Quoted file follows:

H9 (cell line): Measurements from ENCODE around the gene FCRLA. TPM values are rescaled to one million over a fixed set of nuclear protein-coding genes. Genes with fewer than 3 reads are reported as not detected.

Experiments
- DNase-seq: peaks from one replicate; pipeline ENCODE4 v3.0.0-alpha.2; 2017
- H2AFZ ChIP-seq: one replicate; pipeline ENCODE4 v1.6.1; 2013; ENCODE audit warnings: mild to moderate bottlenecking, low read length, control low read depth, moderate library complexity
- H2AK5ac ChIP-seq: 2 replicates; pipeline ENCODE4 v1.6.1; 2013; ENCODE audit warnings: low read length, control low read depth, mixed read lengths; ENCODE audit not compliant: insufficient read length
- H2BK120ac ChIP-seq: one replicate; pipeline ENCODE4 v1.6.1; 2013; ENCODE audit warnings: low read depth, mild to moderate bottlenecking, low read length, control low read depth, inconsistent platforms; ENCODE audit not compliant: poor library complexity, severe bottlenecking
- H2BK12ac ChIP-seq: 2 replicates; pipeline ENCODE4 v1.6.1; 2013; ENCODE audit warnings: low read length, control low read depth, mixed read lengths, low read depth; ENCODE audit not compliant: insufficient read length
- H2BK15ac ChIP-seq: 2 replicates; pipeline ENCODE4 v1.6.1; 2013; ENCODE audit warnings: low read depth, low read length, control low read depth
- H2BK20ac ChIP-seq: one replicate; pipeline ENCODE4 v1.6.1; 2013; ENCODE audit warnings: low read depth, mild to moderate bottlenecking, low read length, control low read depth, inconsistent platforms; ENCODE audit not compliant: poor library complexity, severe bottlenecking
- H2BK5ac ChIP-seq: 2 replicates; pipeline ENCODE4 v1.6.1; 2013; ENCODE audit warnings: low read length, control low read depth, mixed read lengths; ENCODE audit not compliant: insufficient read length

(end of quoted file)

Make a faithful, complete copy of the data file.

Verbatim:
H9 (cell line): Measurements from ENCODE around the gene FCRLA. TPM values are rescaled to one million over a fixed set of nuclear protein-coding genes. Genes with fewer than 3 reads are reported as not detected.

Experiments
- DNase-seq: peaks from one replicate; pipeline ENCODE4 v3.0.0-alpha.2; 2017
- H2AFZ ChIP-seq: one replicate; pipeline ENCODE4 v1.6.1; 2013; ENCODE audit warnings: mild to moderate bottlenecking, low read length, control low read depth, moderate library complexity
- H2AK5ac ChIP-seq: 2 replicates; pipeline ENCODE4 v1.6.1; 2013; ENCODE audit warnings: low read length, control low read depth, mixed read lengths; ENCODE audit not compliant: insufficient read length
- H2BK120ac ChIP-seq: one replicate; pipeline ENCODE4 v1.6.1; 2013; ENCODE audit warnings: low read depth, mild to moderate bottlenecking, low read length, control low read depth, inconsistent platforms; ENCODE audit not compliant: poor library complexity, severe bottlenecking
- H2BK12ac ChIP-seq: 2 replicates; pipeline ENCODE4 v1.6.1; 2013; ENCODE audit warnings: low read length, control low read depth, mixed read lengths, low read depth; ENCODE audit not compliant: insufficient read length
- H2BK15ac ChIP-seq: 2 replicates; pipeline ENCODE4 v1.6.1; 2013; ENCODE audit warnings: low read depth, low read length, control low read depth
- H2BK20ac ChIP-seq: one replicate; pipeline ENCODE4 v1.6.1; 2013; ENCODE audit warnings: low read depth, mild to moderate bottlenecking, low read length, control low read depth, inconsistent platforms; ENCODE audit not compliant: poor library complexity, severe bottlenecking
- H2BK5ac ChIP-seq: 2 replicates; pipeline ENCODE4 v1.6.1; 2013; ENCODE audit warnings: low read length, control low read depth, mixed read lengths; ENCODE audit not compliant: insufficient read length